Evolution Shift
A Future Look at Today
March 16th, 2007

The Quest for the Perfect Battery – Chapter 1

One of the most important research and development efforts in the world today is the quest for the perfect battery to power electric cars.  We all know that there is global warming, air pollution, and an increasing dependence on imported oil.  We know that petroleum is a finite resource that will be depleted in this century.  We live in a country whose culture and functionality is so dependent on the automobile that an alien might think the car is the dominant form of life.  Therefore, the solution to all of these problems and situations is to reinvent how the 200+ million vehicles in this country are powered. 

It has been 120 years since the internal combustion engine was invented and first utilized for a personal mode of transportation.  In that time, the 20th century, practically every technological aspect of our lives has been consistently upgraded, changed or replaced by a new invention.  Not so the power train of the automobile, which, at its essence, is still the mechanical, internal combustion engine we were using in 1900.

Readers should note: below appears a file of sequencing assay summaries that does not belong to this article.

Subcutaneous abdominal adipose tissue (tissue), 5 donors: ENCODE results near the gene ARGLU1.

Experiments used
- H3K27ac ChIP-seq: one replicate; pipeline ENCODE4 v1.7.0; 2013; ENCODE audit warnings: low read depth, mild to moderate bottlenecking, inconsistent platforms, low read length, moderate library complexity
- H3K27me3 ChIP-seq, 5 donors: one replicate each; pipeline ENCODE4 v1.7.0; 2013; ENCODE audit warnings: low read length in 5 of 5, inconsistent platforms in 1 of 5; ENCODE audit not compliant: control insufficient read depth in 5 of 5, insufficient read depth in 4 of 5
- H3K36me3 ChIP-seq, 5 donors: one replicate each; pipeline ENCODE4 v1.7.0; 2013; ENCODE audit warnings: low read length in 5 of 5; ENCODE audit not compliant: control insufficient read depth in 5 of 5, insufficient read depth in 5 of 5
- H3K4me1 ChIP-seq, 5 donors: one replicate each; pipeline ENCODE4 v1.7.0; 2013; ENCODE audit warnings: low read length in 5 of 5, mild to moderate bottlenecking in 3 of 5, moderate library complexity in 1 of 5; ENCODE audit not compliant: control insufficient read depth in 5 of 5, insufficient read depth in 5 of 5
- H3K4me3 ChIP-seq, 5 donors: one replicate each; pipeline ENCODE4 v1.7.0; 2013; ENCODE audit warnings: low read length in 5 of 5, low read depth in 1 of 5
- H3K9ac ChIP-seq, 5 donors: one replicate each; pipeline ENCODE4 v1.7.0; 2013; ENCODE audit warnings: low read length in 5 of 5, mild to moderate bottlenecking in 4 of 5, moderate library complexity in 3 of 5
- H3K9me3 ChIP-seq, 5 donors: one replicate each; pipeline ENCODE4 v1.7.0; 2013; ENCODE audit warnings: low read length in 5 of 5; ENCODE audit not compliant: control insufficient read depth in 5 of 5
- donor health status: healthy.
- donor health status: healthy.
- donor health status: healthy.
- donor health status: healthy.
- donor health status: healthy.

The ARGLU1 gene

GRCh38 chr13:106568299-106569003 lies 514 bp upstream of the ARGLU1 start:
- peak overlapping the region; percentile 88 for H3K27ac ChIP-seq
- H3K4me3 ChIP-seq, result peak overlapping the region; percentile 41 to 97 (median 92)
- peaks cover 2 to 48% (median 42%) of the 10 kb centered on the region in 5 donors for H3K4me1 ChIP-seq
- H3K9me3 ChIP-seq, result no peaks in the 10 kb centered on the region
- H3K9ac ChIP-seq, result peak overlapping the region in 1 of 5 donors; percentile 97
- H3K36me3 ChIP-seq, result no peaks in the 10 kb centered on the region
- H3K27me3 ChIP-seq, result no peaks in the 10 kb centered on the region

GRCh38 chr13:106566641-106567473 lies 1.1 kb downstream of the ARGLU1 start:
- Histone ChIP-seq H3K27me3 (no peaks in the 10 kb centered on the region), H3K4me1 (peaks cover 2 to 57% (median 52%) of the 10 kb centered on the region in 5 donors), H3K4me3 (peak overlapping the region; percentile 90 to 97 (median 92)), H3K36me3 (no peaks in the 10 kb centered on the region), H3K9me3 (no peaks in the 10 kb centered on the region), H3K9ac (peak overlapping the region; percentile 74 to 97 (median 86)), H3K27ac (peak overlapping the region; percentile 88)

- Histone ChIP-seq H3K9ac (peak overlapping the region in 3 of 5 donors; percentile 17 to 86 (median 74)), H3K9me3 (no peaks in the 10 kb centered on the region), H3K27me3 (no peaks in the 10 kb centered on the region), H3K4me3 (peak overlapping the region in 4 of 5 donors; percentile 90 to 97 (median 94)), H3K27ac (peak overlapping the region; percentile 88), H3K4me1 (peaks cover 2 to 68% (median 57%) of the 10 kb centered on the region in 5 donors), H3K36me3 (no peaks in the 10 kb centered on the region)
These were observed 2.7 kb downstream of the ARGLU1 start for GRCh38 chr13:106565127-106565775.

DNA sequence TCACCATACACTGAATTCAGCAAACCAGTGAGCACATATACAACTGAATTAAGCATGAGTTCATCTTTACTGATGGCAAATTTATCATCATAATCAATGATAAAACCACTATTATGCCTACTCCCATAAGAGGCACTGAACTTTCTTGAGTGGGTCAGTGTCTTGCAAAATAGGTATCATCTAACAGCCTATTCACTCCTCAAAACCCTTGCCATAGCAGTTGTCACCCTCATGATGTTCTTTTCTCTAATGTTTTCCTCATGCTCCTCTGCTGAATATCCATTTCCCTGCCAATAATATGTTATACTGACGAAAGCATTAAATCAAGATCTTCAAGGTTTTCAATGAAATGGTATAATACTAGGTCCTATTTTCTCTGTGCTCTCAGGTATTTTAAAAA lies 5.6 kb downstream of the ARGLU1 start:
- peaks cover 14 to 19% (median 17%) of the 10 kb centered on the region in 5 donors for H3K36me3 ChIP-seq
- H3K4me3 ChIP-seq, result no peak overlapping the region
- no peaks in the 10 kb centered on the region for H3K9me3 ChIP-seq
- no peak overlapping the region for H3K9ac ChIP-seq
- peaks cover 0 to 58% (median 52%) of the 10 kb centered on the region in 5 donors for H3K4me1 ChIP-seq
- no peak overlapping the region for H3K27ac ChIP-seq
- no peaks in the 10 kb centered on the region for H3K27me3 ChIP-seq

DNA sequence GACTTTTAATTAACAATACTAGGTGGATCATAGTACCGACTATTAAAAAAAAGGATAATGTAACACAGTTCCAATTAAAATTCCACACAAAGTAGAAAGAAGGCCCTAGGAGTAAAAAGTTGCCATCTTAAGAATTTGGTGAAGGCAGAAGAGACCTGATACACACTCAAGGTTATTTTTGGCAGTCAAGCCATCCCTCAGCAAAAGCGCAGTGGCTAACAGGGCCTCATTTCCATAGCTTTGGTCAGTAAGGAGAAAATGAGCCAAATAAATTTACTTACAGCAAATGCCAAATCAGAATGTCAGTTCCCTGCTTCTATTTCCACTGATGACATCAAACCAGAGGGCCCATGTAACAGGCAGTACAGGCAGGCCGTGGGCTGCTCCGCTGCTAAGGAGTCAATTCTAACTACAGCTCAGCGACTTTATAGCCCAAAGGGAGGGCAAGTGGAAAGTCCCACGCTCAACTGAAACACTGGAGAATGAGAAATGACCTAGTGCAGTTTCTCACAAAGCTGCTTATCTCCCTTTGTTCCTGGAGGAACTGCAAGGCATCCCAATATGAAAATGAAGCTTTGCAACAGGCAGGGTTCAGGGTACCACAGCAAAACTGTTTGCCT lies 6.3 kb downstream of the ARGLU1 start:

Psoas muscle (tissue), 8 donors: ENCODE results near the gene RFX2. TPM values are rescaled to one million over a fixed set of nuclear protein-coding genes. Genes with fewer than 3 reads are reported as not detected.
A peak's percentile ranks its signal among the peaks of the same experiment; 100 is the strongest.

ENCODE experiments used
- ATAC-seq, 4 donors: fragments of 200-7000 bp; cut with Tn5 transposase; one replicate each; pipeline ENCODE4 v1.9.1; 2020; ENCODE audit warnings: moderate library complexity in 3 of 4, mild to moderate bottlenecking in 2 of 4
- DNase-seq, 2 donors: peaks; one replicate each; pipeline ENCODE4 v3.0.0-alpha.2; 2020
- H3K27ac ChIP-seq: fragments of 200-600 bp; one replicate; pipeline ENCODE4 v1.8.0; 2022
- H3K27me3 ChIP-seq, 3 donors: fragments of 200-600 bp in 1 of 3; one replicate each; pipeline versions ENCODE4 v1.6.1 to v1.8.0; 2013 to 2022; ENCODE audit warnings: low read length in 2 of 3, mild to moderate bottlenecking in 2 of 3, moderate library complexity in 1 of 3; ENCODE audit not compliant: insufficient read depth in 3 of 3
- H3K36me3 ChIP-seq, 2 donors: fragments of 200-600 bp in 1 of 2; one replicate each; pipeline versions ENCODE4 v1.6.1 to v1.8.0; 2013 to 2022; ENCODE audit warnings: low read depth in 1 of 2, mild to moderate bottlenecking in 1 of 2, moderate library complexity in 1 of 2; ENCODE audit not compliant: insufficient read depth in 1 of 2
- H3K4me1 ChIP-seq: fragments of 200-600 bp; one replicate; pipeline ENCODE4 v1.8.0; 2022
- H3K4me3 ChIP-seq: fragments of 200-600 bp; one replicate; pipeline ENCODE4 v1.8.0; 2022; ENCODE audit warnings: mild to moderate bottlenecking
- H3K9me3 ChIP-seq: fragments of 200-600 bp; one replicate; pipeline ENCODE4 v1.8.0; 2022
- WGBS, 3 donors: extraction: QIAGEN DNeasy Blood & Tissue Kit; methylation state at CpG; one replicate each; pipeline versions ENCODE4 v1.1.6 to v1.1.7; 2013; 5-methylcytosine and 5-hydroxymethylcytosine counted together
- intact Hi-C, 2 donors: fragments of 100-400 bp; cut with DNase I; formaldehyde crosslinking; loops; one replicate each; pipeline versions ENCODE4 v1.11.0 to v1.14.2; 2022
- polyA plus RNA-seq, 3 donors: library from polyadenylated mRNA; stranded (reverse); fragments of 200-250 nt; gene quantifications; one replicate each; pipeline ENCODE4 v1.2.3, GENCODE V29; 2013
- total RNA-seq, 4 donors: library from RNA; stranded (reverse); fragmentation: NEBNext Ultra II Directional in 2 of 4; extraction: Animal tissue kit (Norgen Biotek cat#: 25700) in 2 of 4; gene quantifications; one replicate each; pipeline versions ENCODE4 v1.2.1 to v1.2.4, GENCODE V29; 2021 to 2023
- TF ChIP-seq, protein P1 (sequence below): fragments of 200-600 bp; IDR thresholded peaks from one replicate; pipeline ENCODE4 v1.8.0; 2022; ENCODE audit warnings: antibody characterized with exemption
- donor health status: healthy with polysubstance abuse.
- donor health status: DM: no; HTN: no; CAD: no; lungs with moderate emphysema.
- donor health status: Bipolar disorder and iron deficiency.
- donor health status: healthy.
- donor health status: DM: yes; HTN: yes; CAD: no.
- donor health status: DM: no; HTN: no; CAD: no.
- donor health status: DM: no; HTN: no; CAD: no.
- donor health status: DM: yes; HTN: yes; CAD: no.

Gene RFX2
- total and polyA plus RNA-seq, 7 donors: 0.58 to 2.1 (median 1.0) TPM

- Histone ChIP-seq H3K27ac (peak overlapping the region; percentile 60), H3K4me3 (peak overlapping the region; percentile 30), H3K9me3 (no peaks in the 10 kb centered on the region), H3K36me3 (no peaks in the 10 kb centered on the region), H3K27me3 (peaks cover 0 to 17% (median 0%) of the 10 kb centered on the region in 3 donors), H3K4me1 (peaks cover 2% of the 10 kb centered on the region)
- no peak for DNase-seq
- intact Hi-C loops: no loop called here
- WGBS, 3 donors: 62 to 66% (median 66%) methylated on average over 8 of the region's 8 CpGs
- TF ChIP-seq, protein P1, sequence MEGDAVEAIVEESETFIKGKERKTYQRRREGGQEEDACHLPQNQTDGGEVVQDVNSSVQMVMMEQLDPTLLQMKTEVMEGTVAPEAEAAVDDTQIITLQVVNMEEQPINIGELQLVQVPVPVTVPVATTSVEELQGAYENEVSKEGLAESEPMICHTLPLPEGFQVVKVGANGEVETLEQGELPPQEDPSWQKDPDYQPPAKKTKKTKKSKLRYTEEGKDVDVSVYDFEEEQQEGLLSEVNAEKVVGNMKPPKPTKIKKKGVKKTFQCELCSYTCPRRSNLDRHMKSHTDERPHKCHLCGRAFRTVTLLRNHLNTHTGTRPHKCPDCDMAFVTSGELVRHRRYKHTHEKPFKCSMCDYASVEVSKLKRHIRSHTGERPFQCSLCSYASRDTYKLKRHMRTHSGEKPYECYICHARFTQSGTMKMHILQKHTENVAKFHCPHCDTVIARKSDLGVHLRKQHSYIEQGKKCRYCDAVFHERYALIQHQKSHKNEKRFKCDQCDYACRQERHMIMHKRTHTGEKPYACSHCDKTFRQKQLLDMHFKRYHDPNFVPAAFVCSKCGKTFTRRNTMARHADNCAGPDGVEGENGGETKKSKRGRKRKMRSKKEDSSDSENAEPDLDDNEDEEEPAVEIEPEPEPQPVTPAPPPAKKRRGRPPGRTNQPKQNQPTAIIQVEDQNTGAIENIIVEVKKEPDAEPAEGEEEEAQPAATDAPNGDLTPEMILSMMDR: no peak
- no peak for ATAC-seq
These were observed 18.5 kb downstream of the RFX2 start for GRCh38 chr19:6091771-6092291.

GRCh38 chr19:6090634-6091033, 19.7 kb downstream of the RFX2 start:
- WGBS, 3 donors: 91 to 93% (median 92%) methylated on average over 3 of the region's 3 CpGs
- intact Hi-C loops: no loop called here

This then is the historical context for what the automotive industry and many of its suppliers are attempting to do regarding the invention of an electric power source for all the vehicles we drive. As readers of this blog know, I had been invited by General Motors to meet with some of their top management last month prior to the Chicago Auto Show.  In follow-up to that, GM invited me to come to Detroit to attend both a breakfast meeting and a briefing on the status of the development of the battery technology for the electric car.

 [Formal disclosure:  GM paid for my trip to Detroit from Chicago for an incredibly full schedule of events and meetings.  This was done because they had identified this blog as one of a select few blogs that are thought leaders and opinion shapers in the area of alternative energy and transportation.  At no time did they ask me to write anything specific or to make a case for anything. They were incredibly open and made all executives available to answer any and all questions.  More on that later.]